Westland kids know how to get their hands dirty—literally. Their school has long believed gardening to be a fundamental activity for children and adults alike and to that end has developed different garden spaces for each group around campus. Every class has an opportunity to plant and tend their space, bringing nature into their curricular themes, science study, and artistic expression.

The most extensive garden on campus is our Community Garden. Once we decided to incorporate the “garden to table” concept into the daily life of the school, the parents set about building a terraced vegetable and herb garden for all six groups to share.

A parent committee oversees our thriving garden program, led by a parent who is a school gardening expert. Every class has a chance to tend its part of the garden every week. The children are involved with every step, from planting seeds to nurturing the plants, and then of course their favorite step: the harvest. A series of “harvest and cook” days—including Potato Pancake Day, Radish Day, and Stir-Fry Day—complete the circle and prompt a common parent question: “How did you get my kid to love vegetables so much? ”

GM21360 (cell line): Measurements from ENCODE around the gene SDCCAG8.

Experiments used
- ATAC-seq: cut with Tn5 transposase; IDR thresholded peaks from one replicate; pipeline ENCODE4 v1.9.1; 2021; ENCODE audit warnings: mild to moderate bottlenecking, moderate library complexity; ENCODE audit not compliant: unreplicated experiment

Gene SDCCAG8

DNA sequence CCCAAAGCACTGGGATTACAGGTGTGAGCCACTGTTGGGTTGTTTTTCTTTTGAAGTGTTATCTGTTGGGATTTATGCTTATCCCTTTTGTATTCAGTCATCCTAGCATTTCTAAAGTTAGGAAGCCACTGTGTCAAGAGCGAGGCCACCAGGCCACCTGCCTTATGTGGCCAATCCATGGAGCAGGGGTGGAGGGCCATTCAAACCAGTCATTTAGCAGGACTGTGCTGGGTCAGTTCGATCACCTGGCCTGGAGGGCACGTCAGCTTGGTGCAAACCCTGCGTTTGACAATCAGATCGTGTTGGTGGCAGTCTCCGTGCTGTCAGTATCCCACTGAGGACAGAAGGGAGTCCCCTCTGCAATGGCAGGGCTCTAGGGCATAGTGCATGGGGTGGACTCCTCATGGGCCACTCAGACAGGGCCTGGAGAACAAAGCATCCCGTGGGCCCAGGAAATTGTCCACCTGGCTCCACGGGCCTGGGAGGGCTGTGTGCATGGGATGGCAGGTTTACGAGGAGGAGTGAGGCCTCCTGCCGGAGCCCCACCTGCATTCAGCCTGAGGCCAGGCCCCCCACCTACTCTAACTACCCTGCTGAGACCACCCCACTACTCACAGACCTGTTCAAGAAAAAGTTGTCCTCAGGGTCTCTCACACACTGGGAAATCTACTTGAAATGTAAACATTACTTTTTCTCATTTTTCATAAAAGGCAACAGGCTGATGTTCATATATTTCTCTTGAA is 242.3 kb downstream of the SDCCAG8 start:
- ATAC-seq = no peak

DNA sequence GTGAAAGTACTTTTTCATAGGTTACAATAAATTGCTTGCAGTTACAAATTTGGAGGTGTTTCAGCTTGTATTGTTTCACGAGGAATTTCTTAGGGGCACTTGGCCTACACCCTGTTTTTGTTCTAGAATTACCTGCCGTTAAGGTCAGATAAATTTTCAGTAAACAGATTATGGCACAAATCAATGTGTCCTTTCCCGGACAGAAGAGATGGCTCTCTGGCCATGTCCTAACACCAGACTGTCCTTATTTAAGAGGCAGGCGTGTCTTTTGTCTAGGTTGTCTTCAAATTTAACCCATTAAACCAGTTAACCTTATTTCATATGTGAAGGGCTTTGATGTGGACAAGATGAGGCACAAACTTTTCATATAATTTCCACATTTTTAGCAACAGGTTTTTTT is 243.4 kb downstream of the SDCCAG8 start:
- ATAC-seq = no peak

The energy and excitement surrounding the garden remind us all of the many valuable life lessons to learn from nature. As our gardening chair says, “What are the possibilities for all of us as we take ourselves from seeds to grown-ups? We’re all having a shared experience that is quite magical.”